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Banking Companies Could Lend Help to your Investment Portfolio

 

Tuesday, April 19th, 2016

The financial industry has been beaten up for various reasons over the last few months.

There have been major concerns surrounding comments from certain presidential candidates regarding the breaking up the big banks, oil loans that could be potentially disastrous, and concerns of an extended period of low interest rates.

It is important to note that banks make most of their money based off what is known as net interest margin. This is the spread between the rate they borrow money and the rate they lend money. When interest rates rise this spread normally increases which is beneficial to the banks bottom line.

With all the negativity surrounding these banking stocks, analysts slashed expectations for banks and their earnings in the first quarter.

So far we have seen some of the major banks report earnings and come in well above expectations. It seems that much of the negativity surrounding these companies has been overdone, this could lead to great opportunities to find strong companies at a great value. 

In the recent conference calls from J.P. Morgan and Bank of America, their CEOs discussed the underlying strength of the current economy and their current client growth.

Although net interest margin is not expanding, they are very pleased with the number of clients they are attracting. This will be beneficial to the companies when the net interest margin does expand, because they will have a larger client base to expand upon. This will ultimately lead to higher profitability for these companies.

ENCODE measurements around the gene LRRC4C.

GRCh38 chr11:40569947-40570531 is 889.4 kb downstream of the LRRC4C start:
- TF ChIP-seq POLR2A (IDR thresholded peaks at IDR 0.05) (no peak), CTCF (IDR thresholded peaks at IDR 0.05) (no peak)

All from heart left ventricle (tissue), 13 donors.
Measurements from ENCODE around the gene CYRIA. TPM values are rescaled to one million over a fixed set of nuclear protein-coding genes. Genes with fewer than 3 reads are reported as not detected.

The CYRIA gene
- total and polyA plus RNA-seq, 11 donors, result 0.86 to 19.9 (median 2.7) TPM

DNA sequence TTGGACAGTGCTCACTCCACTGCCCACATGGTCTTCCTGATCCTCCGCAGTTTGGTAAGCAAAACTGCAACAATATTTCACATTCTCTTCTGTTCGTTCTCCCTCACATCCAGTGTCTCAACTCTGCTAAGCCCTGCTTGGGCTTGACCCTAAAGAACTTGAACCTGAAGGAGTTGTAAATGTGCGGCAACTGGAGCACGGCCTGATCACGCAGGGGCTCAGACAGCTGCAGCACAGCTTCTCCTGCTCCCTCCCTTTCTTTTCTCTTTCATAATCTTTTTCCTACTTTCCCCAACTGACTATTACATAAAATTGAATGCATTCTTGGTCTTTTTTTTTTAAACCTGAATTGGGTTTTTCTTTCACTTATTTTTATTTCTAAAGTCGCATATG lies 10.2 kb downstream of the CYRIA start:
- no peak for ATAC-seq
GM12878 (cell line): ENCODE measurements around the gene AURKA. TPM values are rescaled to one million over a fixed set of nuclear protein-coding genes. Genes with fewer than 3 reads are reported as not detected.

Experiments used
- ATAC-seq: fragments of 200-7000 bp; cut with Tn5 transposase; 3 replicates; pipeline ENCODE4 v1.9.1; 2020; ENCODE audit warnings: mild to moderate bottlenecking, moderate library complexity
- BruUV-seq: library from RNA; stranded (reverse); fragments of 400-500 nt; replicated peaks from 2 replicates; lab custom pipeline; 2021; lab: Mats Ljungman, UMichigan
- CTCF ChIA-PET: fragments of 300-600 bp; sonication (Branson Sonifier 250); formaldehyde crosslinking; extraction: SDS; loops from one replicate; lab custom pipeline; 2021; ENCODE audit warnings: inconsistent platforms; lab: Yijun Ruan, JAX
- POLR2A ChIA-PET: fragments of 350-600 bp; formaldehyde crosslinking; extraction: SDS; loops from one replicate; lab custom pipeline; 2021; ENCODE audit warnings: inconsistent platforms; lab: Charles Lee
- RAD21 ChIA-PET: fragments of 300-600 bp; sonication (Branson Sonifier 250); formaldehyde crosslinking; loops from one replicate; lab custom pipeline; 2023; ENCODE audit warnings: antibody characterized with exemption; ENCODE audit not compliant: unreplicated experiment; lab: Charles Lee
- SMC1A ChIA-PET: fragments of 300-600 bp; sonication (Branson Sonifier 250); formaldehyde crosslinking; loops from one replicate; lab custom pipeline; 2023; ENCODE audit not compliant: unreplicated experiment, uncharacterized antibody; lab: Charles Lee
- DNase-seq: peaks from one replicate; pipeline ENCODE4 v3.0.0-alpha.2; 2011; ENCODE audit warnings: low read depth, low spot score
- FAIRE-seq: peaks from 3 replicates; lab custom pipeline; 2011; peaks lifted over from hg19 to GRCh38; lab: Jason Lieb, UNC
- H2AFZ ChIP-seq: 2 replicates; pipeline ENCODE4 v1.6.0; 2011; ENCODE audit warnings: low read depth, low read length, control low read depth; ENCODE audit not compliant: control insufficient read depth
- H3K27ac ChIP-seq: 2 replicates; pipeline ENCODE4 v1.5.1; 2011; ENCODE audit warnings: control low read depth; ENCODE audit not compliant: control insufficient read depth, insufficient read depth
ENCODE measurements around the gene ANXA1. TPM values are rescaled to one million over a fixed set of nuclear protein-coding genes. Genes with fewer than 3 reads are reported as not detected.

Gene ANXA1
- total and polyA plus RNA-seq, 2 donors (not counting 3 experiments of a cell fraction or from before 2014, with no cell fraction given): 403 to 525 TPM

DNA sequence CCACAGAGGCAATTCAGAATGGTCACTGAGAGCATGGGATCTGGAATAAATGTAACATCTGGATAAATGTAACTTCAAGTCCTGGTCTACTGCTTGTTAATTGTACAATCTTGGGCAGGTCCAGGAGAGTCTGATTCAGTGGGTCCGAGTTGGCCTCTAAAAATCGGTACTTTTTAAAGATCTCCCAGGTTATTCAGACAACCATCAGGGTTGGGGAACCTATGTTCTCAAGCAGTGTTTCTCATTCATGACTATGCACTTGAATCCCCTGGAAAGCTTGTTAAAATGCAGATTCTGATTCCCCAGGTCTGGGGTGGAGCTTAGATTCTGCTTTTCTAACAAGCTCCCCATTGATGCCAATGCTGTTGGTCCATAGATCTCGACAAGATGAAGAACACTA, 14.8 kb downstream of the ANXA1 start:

When applying user growth to the financial world versus the tech world you are left with a puzzling analogy.

I am talking about comparing a company like Netflix versus the banking companies. They are both growing their users at strong rates yet one trades at a high flying P/E while the banks are extremely undervalued.

Netflix has a current P/E of 340, while J.P. Morgan has a P/E of 10.55 and Bank of America has a P/E of 10.99. These three companies all discuss user growth, but the banking industry is a lot more "boring" than the high flying Netflix. Although they all discuss the excitement of user growth, does the excitement of Netflix justify a crazy multiple? 

At Wilsey Asset Management we do not believe so and are led to conclude that we want to stay away from those high flying companies and look instead at some of the potential great buys in the banking industry.

One bank that looks interesting is U.S. Bancorp (USB). This bank primarily operates in the Midwest and west regions. It is not as big as the major names like Bank of America, J.P. Morgan, and Wells Fargo, but it offers many of the same services and still operates approximately 3,100 banking offices and 4,900 ATMs.

They are expected to report earnings on April 20th, 2016. If we held this company or were considering investing in it, we would want to make sure they were also discussing similar patterns in client growth as the major banks.

As always it is important to take a look at the fundamentals of the company. The valuation ratios for USB appear slightly overvalued when comparing to the industry.

The current P/E of 13.02 is above the industry average of 9.93. Price/Revenue of 3.56 is above the industry average of 2.09. Price/Tangible Book Value is 2.14 is above the industry average of 1.18.

The company currently pays a nice dividend of 2.48%, while only using 31.83% of its earnings to pay it out. The balance sheet for financial companies is different from traditional companies as many liabilities are assets in the banking industry. USB has a very strong profit margin of 29.53%, which is well above the industry average of 21.06%.

Looking forward to December 2017, estimated earnings per share on a GAAP basis are $3.55. Applying our 16.5 multiple, we arrive at a target sell price of $58.58.

This is approximately 40% above Tuesday's close of $41.91. U.S. Bancorp appears to be a company worth further research based on the estimated return and its nice dividend. 

Do you have a question or a company you would like us to take a look at?
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